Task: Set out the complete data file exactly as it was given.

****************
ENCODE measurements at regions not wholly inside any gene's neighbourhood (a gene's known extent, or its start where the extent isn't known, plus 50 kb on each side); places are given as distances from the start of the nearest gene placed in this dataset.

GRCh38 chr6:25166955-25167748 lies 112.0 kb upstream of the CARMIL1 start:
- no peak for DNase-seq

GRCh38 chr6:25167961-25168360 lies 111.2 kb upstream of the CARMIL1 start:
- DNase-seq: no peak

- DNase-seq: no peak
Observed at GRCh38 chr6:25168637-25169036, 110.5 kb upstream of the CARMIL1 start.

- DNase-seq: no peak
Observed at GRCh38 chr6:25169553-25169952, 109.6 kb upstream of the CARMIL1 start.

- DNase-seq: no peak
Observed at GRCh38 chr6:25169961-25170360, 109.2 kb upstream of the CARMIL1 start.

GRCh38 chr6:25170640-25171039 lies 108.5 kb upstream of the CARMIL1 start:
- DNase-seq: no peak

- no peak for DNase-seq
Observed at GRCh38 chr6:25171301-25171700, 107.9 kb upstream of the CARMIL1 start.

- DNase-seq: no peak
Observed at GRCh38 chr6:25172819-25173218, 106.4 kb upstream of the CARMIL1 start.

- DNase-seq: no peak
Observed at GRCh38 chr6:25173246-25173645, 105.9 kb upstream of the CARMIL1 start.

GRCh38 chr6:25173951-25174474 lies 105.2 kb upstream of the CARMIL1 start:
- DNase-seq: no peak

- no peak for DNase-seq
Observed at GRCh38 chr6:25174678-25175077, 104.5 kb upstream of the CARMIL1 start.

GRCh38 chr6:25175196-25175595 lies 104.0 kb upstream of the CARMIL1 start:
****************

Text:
ENCODE measurements at regions not wholly inside any gene's neighbourhood (a gene's known extent, or its start where the extent isn't known, plus 50 kb on each side); places are given as distances from the start of the nearest gene placed in this dataset.

GRCh38 chr6:25166955-25167748 lies 112.0 kb upstream of the CARMIL1 start:
- no peak for DNase-seq

GRCh38 chr6:25167961-25168360 lies 111.2 kb upstream of the CARMIL1 start:
- DNase-seq: no peak

- DNase-seq: no peak
Observed at GRCh38 chr6:25168637-25169036, 110.5 kb upstream of the CARMIL1 start.

- DNase-seq: no peak
Observed at GRCh38 chr6:25169553-25169952, 109.6 kb upstream of the CARMIL1 start.

- DNase-seq: no peak
Observed at GRCh38 chr6:25169961-25170360, 109.2 kb upstream of the CARMIL1 start.

GRCh38 chr6:25170640-25171039 lies 108.5 kb upstream of the CARMIL1 start:
- DNase-seq: no peak

- no peak for DNase-seq
Observed at GRCh38 chr6:25171301-25171700, 107.9 kb upstream of the CARMIL1 start.

- DNase-seq: no peak
Observed at GRCh38 chr6:25172819-25173218, 106.4 kb upstream of the CARMIL1 start.

- DNase-seq: no peak
Observed at GRCh38 chr6:25173246-25173645, 105.9 kb upstream of the CARMIL1 start.

GRCh38 chr6:25173951-25174474 lies 105.2 kb upstream of the CARMIL1 start:
- DNase-seq: no peak

- no peak for DNase-seq
Observed at GRCh38 chr6:25174678-25175077, 104.5 kb upstream of the CARMIL1 start.

GRCh38 chr6:25175196-25175595 lies 104.0 kb upstream of the CARMIL1 start: